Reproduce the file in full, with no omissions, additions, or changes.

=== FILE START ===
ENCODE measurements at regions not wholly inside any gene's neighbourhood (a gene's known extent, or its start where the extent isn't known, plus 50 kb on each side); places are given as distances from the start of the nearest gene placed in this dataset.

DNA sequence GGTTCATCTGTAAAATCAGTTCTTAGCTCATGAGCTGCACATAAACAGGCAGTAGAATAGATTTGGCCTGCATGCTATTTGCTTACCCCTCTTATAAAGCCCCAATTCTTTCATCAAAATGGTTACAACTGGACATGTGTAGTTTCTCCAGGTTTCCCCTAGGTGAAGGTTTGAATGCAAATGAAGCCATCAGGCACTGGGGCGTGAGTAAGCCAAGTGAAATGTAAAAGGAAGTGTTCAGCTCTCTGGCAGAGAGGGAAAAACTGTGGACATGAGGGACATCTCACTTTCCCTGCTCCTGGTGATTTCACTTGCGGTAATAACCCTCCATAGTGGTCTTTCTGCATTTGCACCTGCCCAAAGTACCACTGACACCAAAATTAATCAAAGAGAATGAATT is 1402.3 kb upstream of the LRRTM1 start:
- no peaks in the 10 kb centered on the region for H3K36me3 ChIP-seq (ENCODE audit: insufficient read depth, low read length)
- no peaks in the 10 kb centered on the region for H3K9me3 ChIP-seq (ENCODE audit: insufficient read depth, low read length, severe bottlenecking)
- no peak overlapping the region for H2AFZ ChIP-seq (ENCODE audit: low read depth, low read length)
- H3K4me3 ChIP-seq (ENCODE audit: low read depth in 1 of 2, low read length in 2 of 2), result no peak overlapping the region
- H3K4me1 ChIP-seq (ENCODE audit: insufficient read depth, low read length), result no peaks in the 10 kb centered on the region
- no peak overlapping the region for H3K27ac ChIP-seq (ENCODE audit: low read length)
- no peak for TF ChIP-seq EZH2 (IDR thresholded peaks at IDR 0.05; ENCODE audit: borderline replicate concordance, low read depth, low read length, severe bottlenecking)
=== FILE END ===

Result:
ENCODE measurements at regions not wholly inside any gene's neighbourhood (a gene's known extent, or its start where the extent isn't known, plus 50 kb on each side); places are given as distances from the start of the nearest gene placed in this dataset.

DNA sequence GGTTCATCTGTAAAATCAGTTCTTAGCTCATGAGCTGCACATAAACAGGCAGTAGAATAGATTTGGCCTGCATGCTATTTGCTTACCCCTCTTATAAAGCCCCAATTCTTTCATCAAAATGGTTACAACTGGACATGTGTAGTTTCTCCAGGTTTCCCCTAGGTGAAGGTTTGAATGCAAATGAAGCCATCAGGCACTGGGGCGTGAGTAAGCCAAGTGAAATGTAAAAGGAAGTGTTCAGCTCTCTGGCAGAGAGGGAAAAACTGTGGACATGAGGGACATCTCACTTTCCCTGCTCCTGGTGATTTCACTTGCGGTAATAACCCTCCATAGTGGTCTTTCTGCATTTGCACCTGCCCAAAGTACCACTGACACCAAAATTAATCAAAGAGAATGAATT is 1402.3 kb upstream of the LRRTM1 start:
- no peaks in the 10 kb centered on the region for H3K36me3 ChIP-seq (ENCODE audit: insufficient read depth, low read length)
- no peaks in the 10 kb centered on the region for H3K9me3 ChIP-seq (ENCODE audit: insufficient read depth, low read length, severe bottlenecking)
- no peak overlapping the region for H2AFZ ChIP-seq (ENCODE audit: low read depth, low read length)
- H3K4me3 ChIP-seq (ENCODE audit: low read depth in 1 of 2, low read length in 2 of 2), result no peak overlapping the region
- H3K4me1 ChIP-seq (ENCODE audit: insufficient read depth, low read length), result no peaks in the 10 kb centered on the region
- no peak overlapping the region for H3K27ac ChIP-seq (ENCODE audit: low read length)
- no peak for TF ChIP-seq EZH2 (IDR thresholded peaks at IDR 0.05; ENCODE audit: borderline replicate concordance, low read depth, low read length, severe bottlenecking)